Seattle’s economy and tax revenue could be rebounding from the COVID-19 crisis slightly quicker than City Hall had predicted, which means the city should have a bit more money to spend in 2021.

Yet indications still support the pessimistic scenario that undergirded the city’s prior projections, so there isn’t huge cause for celebration yet. The local economy’s recovery has been uneven and some areas of risk remain.

That’s what City Council members heard Tuesday as Seattle budget director Ben Noble’s team updated the projections that Mayor Jenny Durkan and the Council used in November to build this year’s budget.

“It’s good to be back on a growth trajectory, but there’s been significant damage done and we’re not all the way back,” Noble told City Council’s finance committee.

The new forecast assumes more utility-tax, sales-tax, property-tax and business-tax revenues in 2021 than previously predicted, boosting the city’s budget by about $20 million. That’s a small amount, relative to Seattle’s $1.6 billion general fund. The November forecast nearly hit the mark.

But Seattle also expects to receive state aid and about $240 million in federal assistance this year. Together, the various resources could help the city extend COVID-19 relief programs, add homeless shelters and services, shore up reserves depleted in 2020, promote business sectors like tourism and prepare for another budget crunch next year.


“We need to double down on our efforts to create a more equitable recovery and continue to support our small businesses, workers, jobs, and downtown,” Durkan said in a statement, touting the city’s progress on COVID-19 vaccinations.

Unemployment in the Seattle area has dropped below 6% after soaring from 3% to 15% last spring, according to a presentation by Noble’s budget office based on data through February. Jobs in the sectors of retail trade and information (think Amazon and tech companies) are driving the city’s gains, while the city’s hospitality and manufacturing sectors are lagging (think hotels and Boeing) for reasons related to and unrelated to the pandemic.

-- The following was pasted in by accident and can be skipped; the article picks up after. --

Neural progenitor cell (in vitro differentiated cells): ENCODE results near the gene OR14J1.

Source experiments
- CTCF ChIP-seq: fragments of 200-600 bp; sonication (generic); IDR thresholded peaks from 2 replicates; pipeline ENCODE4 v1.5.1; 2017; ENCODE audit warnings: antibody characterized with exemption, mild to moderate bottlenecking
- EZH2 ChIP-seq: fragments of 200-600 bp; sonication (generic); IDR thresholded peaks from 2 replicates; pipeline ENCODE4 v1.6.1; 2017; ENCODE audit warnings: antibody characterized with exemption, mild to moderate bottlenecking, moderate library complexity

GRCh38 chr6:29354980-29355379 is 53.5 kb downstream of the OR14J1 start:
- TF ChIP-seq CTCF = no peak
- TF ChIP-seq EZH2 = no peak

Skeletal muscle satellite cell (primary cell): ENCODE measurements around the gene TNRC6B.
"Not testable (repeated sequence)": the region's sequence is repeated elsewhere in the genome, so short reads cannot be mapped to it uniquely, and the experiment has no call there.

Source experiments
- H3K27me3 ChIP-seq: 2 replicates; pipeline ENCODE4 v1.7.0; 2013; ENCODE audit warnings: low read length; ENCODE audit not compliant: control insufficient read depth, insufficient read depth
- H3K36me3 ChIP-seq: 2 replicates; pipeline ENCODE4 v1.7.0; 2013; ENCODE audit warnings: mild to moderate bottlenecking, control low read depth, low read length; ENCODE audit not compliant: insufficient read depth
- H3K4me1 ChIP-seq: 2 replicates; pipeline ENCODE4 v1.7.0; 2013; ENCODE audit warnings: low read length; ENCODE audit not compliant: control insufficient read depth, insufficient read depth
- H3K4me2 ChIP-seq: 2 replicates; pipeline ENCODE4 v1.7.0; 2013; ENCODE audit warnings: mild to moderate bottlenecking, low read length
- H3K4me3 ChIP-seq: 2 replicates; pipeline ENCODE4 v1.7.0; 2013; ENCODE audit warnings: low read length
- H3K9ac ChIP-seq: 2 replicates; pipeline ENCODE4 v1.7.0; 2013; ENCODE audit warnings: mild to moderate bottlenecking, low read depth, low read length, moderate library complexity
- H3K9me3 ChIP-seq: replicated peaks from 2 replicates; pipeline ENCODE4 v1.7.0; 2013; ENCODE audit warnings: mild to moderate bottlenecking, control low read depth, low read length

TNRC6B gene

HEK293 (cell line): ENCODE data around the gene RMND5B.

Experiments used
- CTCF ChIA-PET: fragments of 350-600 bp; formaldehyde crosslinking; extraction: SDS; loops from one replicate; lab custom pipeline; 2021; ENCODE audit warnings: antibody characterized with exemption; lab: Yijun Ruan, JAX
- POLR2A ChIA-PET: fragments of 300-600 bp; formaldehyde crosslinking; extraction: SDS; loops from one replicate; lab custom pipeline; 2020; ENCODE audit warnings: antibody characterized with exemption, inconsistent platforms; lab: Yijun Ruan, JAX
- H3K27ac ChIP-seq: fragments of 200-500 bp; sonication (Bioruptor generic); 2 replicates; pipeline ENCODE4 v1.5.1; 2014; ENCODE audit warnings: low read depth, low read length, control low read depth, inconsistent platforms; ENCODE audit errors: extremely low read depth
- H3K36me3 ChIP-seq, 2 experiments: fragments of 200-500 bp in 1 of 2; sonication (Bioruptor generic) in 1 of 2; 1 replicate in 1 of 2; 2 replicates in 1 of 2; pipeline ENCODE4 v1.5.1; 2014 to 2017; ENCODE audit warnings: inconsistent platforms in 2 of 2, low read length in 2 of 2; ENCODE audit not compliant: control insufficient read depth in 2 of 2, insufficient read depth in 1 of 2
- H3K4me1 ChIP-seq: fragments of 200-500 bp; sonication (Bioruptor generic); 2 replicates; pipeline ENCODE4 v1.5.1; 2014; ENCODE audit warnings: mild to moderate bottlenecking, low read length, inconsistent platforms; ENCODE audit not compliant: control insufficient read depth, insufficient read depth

It’s taken the Seattle area longer than the rest of the country to regain pre-pandemic metrics for job openings and consumer spending, and construction-permit activity dropped here last year, especially for large commercial projects, according to the budget office.

What happens next with business taxes is important but uncertain, budget analyst Dave Hennes said. Seattle could bounce back or lose taxable activity to the suburbs as more people work from home and as certain companies expand on the Eastside.

The city’s sales-tax collections have started to close in on pre-pandemic levels in most sectors, with a spike likely as business picks up at hotels, bars and restaurants. City Hall’s new projections include an additional $18 million in real estate excise tax revenue, thanks to Seattle’s hot home market.

Seattle’s November forecast used an economic model that assumed employment in the city would return to pre-pandemic levels in early 2023, rather than in late 2022, under an optimistic scenario.


“We feel like we’re on track with the more pessimistic scenario,” Noble said Tuesday.

City Council’s adoption last summer of a new tax on high salaries at large corporations helped Seattle avoid much deeper cuts in 2021’s budget, Councilmember Teresa Mosqueda noted. The so-called JumpStart tax is supposed to raise $214 million this year — a rough estimate because the tax is brand new.

“Revenue is starting to trend in the direction we want to see,” Council President M. Lorena González added. “There’s still a lot more work to do.”